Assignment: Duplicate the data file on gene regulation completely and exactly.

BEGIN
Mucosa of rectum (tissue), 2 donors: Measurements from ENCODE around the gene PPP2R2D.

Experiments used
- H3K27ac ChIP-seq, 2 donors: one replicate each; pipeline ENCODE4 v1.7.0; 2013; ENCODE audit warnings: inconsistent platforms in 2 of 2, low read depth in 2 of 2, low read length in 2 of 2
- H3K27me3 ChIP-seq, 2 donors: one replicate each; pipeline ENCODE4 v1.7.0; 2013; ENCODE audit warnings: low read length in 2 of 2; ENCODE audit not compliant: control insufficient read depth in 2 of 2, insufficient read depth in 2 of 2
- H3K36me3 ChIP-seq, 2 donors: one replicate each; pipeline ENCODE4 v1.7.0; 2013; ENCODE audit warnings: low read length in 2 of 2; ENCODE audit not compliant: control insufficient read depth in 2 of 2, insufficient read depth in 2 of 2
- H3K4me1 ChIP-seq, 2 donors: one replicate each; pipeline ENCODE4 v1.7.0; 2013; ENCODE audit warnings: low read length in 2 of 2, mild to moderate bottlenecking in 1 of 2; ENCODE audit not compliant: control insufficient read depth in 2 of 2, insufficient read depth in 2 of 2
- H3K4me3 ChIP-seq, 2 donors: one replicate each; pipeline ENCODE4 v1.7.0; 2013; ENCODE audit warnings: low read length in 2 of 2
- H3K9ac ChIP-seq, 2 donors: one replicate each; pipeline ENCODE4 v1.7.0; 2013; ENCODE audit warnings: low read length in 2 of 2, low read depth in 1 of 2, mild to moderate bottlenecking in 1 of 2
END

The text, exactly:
Mucosa of rectum (tissue), 2 donors: Measurements from ENCODE around the gene PPP2R2D.

Experiments used
- H3K27ac ChIP-seq, 2 donors: one replicate each; pipeline ENCODE4 v1.7.0; 2013; ENCODE audit warnings: inconsistent platforms in 2 of 2, low read depth in 2 of 2, low read length in 2 of 2
- H3K27me3 ChIP-seq, 2 donors: one replicate each; pipeline ENCODE4 v1.7.0; 2013; ENCODE audit warnings: low read length in 2 of 2; ENCODE audit not compliant: control insufficient read depth in 2 of 2, insufficient read depth in 2 of 2
- H3K36me3 ChIP-seq, 2 donors: one replicate each; pipeline ENCODE4 v1.7.0; 2013; ENCODE audit warnings: low read length in 2 of 2; ENCODE audit not compliant: control insufficient read depth in 2 of 2, insufficient read depth in 2 of 2
- H3K4me1 ChIP-seq, 2 donors: one replicate each; pipeline ENCODE4 v1.7.0; 2013; ENCODE audit warnings: low read length in 2 of 2, mild to moderate bottlenecking in 1 of 2; ENCODE audit not compliant: control insufficient read depth in 2 of 2, insufficient read depth in 2 of 2
- H3K4me3 ChIP-seq, 2 donors: one replicate each; pipeline ENCODE4 v1.7.0; 2013; ENCODE audit warnings: low read length in 2 of 2
- H3K9ac ChIP-seq, 2 donors: one replicate each; pipeline ENCODE4 v1.7.0; 2013; ENCODE audit warnings: low read length in 2 of 2, low read depth in 1 of 2, mild to moderate bottlenecking in 1 of 2